During the lengthy antitrust review of Google’s acquisition of ITA Software, Google promised that “the acquisition will benefit passengers, airlines and online travel agents by making it easier for users to comparison shop for flights and airfares and by driving more potential customers to airlines and online travel agencies’ websites.” Needless to say, when Google announced the launch of its Google Flight Search product last September, we were eager to see if Google kept its word.
Benefit passengers, airlines and online travel agents? Despite its promises, Google excludes lower-priced fares that come from online travel agents or metasearch engines. These online travel sites often have special fares (like ones that combine multiple carriers) and offer other deals that save users money by packaging, for example, flights and hotel reservations together. Excluding links to non-airline sites is certainly not good for passengers.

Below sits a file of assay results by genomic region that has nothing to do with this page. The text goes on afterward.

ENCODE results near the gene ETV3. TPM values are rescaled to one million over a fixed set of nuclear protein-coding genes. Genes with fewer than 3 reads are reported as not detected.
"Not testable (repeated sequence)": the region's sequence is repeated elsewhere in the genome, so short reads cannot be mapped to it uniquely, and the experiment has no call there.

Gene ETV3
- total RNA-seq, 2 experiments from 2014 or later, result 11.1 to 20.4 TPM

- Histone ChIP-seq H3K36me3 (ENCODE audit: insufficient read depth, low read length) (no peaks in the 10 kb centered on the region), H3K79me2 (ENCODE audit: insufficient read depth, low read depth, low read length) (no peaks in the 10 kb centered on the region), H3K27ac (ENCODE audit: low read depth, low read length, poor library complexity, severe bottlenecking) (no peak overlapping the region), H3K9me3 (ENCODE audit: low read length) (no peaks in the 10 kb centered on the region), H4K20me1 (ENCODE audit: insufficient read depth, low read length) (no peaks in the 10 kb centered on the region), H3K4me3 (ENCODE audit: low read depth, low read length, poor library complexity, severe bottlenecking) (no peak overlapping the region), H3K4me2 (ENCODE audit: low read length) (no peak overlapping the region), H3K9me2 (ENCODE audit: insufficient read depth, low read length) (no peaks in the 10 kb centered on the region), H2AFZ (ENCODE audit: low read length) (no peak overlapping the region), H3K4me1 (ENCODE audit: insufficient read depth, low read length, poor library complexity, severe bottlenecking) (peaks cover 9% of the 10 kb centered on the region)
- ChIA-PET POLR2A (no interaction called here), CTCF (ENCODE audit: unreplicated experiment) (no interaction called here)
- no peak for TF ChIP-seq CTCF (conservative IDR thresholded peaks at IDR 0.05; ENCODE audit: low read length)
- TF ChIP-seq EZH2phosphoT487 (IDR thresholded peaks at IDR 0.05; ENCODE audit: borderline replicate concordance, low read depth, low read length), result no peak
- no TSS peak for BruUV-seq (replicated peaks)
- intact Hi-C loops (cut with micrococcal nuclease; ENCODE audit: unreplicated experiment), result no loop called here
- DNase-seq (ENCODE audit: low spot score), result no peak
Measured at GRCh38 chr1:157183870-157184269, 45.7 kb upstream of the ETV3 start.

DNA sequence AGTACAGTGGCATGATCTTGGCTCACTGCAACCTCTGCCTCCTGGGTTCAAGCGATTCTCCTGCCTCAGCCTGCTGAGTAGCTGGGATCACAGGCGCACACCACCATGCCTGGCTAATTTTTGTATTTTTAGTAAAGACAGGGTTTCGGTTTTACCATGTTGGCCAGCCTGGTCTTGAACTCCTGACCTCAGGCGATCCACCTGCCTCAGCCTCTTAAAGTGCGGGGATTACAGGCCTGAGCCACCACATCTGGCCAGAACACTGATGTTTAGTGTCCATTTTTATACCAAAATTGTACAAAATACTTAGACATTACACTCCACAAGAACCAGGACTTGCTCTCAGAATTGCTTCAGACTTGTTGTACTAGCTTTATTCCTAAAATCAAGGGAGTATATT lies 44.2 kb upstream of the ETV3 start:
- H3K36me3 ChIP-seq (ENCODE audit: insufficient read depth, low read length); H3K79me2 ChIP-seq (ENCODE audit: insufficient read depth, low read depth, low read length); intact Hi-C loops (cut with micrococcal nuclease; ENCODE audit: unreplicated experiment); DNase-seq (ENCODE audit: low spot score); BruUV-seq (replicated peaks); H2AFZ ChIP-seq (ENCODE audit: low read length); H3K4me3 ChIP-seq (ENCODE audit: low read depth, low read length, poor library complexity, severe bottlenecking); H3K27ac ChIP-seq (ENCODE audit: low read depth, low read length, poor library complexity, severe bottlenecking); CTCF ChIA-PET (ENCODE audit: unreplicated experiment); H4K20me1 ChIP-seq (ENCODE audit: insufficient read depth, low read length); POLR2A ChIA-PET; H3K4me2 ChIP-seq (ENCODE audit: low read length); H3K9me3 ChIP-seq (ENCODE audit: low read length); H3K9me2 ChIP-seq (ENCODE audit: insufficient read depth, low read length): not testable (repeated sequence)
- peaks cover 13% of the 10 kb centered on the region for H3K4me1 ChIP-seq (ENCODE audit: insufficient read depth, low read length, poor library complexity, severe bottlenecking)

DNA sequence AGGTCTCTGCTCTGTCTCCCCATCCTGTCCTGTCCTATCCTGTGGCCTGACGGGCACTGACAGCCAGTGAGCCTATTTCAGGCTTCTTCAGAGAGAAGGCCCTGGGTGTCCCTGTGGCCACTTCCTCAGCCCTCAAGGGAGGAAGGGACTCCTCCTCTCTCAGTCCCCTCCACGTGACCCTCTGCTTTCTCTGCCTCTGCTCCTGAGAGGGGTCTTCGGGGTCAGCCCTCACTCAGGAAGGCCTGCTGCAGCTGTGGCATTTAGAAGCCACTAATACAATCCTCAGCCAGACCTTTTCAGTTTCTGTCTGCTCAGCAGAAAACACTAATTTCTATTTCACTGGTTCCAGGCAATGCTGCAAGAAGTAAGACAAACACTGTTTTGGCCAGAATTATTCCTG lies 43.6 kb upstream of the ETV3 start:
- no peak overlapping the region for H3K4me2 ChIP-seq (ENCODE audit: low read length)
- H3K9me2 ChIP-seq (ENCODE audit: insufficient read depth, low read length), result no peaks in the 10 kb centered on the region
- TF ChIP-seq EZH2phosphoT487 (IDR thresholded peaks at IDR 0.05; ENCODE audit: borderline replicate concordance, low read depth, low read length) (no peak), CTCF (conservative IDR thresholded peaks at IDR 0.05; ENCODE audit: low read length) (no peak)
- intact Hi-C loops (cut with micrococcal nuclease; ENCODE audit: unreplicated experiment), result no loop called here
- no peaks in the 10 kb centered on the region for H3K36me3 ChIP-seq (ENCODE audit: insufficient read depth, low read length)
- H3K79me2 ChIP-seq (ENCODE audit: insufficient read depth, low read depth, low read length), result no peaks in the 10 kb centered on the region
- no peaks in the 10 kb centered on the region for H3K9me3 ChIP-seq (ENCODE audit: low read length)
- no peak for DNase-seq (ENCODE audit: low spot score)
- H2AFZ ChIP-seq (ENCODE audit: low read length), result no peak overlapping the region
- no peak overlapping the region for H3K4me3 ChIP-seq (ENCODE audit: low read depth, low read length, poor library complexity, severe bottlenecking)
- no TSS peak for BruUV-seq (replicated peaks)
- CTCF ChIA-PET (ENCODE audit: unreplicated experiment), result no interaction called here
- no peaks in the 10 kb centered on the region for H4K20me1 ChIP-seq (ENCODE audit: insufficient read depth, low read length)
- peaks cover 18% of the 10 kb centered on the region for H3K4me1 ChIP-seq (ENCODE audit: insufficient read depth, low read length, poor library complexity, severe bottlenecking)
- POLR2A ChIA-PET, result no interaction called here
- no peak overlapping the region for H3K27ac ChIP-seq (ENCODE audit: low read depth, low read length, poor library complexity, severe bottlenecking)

What’s Google’s reasoning? In Google’s own words, “the airlines don’t want the online travel agents included.”
The airlines? Google must have another reason. Ah, yes. “The goals of the advertising business model do not always correspond to providing quality search to users.” (Larry Page and Sergey Brin, 1998).
Google Flight Search threatens competition, innovation and consumer choice. See for yourself.
Spoiler alert: The initial rollout of Google Flight Search may also violate Department of Transportation consumer protection rules.